Making New Jersey’s $15 minimum wage among the highest in the nation is going to be tough enough for businesses, but the way the plan released last week would go about it makes the economics of a $15 minimum wage unnecessarily difficult.
In an op-ed published Friday by ROI-NJ, NJBIA President and CEO Michele Siekerka said the proposal ignores the impact such a radical hike will have on the state’s smallest business, not to mention the cumulative costs of all of the mandates they’ve already been hit with in 2018. She also noted that the plan recklessly excludes any provision to freeze wage hikes during an emergency, like Superstorm Sandy.
Ultimately, however, the bill ignores the economic realities in which businesses operate.
“The fact is that small business owners pay their employees what they can afford,” Siekerka stated. “They want the best workers who can provide the best products and services to be competitive, with a full understanding of their own budget.”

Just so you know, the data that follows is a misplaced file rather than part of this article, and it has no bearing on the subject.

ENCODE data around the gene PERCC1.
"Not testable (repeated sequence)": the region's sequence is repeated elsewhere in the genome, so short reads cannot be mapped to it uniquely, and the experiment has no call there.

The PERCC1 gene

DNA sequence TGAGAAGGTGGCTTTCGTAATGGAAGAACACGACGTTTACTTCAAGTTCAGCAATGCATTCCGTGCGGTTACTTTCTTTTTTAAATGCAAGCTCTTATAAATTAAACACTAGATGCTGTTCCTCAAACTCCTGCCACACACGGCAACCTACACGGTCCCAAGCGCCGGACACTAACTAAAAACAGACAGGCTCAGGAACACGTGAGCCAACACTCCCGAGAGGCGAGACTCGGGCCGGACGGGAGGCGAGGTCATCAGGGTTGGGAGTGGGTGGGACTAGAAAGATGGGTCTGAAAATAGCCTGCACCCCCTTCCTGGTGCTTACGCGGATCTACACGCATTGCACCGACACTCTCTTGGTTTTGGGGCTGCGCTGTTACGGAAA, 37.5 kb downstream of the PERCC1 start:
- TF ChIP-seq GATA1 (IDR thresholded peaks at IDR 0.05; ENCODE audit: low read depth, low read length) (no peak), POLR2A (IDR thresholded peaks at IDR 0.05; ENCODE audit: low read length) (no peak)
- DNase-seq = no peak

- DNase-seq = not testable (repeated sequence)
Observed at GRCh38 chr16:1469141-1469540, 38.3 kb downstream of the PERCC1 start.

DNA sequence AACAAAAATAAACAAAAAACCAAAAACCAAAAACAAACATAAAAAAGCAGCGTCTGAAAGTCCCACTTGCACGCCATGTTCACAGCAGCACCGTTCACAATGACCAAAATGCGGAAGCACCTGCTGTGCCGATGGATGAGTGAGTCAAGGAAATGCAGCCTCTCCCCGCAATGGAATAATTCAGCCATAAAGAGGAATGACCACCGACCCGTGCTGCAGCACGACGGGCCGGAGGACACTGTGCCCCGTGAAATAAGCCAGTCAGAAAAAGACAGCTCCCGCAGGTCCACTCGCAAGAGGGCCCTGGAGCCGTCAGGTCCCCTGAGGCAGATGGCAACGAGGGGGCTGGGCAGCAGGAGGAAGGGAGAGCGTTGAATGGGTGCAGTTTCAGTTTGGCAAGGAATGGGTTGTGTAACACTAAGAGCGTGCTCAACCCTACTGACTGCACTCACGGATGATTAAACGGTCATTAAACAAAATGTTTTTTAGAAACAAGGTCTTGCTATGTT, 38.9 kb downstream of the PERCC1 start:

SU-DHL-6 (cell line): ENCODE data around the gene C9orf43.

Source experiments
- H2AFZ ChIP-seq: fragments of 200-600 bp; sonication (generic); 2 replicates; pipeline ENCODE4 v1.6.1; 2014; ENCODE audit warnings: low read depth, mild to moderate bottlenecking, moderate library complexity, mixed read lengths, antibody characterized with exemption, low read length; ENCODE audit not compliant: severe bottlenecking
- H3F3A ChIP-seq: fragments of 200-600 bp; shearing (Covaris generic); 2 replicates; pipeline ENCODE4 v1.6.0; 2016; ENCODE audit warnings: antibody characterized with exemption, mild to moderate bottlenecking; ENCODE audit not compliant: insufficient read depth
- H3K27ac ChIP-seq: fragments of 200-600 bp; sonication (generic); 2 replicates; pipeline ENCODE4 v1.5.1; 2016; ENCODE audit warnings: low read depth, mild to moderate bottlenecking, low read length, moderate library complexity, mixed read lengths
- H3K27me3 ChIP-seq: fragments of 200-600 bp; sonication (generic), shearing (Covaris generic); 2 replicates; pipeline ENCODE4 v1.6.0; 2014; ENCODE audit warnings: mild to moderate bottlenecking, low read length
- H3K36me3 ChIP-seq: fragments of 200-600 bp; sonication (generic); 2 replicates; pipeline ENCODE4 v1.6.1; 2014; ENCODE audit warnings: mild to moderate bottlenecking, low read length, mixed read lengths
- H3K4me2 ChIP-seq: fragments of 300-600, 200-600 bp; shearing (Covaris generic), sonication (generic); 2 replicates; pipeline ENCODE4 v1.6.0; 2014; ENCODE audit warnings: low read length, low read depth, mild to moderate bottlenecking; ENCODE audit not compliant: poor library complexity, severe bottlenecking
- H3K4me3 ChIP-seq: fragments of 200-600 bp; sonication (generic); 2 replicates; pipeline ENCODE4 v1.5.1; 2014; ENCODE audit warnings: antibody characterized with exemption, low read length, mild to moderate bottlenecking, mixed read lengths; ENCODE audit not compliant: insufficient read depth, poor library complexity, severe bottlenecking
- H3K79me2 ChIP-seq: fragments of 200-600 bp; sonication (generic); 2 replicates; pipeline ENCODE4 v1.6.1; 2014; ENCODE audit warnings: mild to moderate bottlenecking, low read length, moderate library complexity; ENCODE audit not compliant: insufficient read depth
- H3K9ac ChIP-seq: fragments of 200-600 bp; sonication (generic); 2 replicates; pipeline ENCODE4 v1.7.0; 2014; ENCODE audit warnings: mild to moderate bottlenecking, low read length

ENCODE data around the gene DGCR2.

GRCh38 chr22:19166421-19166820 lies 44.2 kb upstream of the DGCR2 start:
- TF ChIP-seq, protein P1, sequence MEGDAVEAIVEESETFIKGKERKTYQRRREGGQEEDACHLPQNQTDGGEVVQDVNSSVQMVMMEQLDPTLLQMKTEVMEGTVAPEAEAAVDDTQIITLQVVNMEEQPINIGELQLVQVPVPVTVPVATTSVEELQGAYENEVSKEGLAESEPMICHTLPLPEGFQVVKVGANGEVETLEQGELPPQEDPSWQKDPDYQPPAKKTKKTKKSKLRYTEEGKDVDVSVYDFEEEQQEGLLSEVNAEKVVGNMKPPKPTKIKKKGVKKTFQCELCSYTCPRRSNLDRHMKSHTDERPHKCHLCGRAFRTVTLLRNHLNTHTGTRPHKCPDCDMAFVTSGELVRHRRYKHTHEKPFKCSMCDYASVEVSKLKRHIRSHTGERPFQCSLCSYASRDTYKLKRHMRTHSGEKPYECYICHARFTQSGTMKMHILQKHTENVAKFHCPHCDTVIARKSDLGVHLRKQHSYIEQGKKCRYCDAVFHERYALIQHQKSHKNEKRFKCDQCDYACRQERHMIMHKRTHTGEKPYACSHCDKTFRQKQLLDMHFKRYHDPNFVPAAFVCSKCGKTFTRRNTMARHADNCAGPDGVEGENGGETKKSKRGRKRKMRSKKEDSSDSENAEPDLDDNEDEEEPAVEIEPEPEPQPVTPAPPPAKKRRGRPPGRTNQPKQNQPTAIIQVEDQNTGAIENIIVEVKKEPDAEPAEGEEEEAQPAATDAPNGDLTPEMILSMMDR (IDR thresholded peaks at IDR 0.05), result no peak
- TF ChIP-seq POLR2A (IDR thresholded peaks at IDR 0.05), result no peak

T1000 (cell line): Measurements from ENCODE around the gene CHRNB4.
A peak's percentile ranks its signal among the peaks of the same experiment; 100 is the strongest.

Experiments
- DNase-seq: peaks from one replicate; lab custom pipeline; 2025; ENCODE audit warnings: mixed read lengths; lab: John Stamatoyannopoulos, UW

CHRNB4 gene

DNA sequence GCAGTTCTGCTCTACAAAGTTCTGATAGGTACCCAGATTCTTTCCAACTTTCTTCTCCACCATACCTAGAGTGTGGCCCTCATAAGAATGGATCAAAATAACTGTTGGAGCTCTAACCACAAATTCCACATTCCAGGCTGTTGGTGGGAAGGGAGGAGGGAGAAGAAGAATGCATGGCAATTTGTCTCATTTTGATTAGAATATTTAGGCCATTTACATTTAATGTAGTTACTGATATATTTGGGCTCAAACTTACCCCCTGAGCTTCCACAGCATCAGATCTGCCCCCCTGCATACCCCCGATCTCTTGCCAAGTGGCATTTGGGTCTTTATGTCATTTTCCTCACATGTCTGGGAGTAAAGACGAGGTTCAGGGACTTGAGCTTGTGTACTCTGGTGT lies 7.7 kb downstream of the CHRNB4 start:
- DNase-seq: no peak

Gov. Phil Murphy, Senate President Stephen Sweeney, and Assembly Speaker Craig Coughlin outlined what will be in the legislation on Jan. 17. The bill is scheduled to be introduced on Jan. 24 and immediately brought before the Assembly Labor Committee for consideration.
“We call upon the governor and our legislative leadership to hit the pause button and take a deeper look into these consequences before pulling the trigger on such a significant piece of legislation that has long lasting ramifications for New Jersey’s economy,” Siekerka concluded.